We also heard that once upon a time Vienna had a film scene as robust as Toronto’s…until WWII. (Quite a lot of “…until WWII”. I suspect I’ll be seeing that a lot over the next few days.) At around that point a lot of the film scene here fled to…less-scary climes, like Hollywood’s. (Perhaps Max Steiner, composer for Gone with the Wind, was one of them; he was apparently born here.)

The Third Man was, of course, filmed here. I’ve never seen it, but apparently the fellow who played that famous soundtrack (Anton Karas?) became super famous as a result and absolutely hated it. I guess I would get pretty sick of being asked to play the same thing a billion times over, too.

But my earphones are already telling me about another kind of music: waltzes. We hear about how much the church hates the waltz when the dance became popular. All those ankles, tempting the heart of man to sin. Shameful!

Still, without the waltz would we have had Strauss as we know him? He composed his first when he was six, says the polite recorded lady-voice. Oh, and by the way, the Danube is almost never blue these days, she adds, though it lends its name to the tallest building in Austria, the Donau tower.

As I stare out at the river (sort of a greenish gray, today) she goes on to add that Vienna is very proud of its water. It flows down from the Alps – powerful enough to generate electricity – and is pure enough to need no filtration when at last it arrives. (I had noticed that the tap water seemed unusually tasty last night but assumed I was just thirsty. Can that really be it?)

As we return to our starting point we can make out the spires of St. Stephen’s Cathedral (the Stefansdom), and learn that apparently the biggest of the bells there is only rarely rung today. So powerful is the sound of it that its ring can actually affect the cathedral’s structure. (Oops. Perhaps sound engineering wasn’t advanced enough to have thought of that when the bell was made?)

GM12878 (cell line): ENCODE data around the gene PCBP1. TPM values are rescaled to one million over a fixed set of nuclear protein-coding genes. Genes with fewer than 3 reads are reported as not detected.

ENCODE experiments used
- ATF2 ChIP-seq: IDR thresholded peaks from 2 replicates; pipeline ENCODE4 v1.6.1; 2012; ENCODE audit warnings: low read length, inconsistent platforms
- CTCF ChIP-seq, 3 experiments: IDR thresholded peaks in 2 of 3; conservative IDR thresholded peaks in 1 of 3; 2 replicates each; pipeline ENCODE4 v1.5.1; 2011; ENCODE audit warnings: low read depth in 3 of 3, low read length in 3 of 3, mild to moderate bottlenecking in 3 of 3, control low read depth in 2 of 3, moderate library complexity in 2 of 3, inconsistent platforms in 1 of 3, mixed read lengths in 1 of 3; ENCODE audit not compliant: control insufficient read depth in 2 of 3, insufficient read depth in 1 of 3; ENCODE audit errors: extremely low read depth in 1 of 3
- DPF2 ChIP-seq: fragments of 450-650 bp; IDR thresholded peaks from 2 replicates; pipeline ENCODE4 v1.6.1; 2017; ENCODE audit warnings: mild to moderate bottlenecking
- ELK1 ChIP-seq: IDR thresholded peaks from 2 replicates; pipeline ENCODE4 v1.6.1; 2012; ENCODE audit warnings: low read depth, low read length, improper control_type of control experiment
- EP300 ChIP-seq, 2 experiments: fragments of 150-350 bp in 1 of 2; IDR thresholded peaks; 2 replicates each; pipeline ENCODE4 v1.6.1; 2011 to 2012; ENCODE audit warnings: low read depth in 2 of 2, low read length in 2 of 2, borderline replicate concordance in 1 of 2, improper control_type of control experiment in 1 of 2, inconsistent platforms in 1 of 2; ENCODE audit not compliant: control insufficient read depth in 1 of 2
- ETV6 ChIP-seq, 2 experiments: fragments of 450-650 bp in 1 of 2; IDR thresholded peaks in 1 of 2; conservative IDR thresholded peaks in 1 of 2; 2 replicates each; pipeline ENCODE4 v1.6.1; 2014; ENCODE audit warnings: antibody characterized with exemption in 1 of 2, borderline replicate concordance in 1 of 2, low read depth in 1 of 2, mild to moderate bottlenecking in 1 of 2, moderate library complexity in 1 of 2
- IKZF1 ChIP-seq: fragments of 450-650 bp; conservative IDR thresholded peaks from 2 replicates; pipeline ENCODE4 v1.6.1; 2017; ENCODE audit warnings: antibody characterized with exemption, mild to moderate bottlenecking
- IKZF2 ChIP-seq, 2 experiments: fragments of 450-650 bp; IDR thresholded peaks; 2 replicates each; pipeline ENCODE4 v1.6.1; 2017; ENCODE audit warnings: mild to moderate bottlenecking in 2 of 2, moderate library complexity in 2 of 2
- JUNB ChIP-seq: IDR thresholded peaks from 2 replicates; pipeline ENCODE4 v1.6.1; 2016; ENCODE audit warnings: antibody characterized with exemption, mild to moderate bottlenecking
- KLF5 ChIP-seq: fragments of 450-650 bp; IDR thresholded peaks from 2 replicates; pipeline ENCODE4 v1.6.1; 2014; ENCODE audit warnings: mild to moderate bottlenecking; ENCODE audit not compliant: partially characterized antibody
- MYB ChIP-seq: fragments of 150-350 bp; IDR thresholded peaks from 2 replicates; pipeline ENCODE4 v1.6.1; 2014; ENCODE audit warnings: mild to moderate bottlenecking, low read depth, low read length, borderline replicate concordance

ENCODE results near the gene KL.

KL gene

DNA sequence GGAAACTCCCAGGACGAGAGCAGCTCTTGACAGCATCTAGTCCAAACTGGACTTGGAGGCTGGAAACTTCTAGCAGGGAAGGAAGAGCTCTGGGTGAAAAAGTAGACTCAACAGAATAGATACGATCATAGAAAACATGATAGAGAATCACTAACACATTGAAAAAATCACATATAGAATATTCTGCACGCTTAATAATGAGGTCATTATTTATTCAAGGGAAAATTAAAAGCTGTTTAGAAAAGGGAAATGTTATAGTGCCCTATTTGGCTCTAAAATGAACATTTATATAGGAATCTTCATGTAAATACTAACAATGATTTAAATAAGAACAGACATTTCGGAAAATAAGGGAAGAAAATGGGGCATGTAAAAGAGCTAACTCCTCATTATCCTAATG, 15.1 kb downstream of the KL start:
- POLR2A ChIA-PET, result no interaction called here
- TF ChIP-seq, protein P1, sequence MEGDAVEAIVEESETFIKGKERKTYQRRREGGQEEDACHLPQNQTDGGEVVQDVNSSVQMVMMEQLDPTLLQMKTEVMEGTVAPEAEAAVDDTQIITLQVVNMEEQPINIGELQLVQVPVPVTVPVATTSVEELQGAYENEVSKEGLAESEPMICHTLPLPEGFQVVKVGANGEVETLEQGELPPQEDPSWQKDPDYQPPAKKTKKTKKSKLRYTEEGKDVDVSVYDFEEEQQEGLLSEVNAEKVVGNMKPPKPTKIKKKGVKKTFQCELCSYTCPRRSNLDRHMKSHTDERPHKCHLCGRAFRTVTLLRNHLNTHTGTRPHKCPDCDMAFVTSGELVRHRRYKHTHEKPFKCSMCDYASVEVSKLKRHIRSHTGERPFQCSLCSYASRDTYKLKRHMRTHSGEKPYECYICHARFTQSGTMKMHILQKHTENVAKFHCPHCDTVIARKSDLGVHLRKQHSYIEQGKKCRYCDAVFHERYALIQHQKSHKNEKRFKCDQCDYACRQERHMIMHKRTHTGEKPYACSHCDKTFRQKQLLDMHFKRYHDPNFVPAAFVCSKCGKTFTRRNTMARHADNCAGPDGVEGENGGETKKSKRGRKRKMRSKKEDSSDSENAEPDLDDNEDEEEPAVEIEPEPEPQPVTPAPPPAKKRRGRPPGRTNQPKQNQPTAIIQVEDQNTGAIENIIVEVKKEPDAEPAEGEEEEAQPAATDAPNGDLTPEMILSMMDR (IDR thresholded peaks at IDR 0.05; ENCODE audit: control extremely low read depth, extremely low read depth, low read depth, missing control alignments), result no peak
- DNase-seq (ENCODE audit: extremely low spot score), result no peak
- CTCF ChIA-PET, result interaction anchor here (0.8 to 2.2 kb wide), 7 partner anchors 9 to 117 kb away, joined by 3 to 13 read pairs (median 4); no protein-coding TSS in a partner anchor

As we hopped off the bus we headed once again for the Opera; it makes both a handy reference point and was the starting point for our next bit of exploring, this time on foot.  Just behind the Opera is the aptly-named Albertinaplatz, presumably so called for reasons that have to do with the Albertina museum’s rather dramatic presence at once side of the square.  It and Hotel Sacher make somewhat incongruous flanking elements for the “Monument against war and fascism.”

It’s an amusing coincidence (…or perhaps an amusing act of great deliberation) that many of the city’s bingo-card sights for first timers like us are concentrated in a particular zone of downtown that also happens to house some very high-end shopping. We passed, for example, a shop selling glass and crystal that I didn’t dare breathe in the direction of, much less enter, as the price of a single plate in one of the windows worked out to about, oh, 1/4 of my monthly income or so. (Worthy window-shopping opportunities though, even if some of those windows are of the “behold the majestic glory of this single handbag” variety.)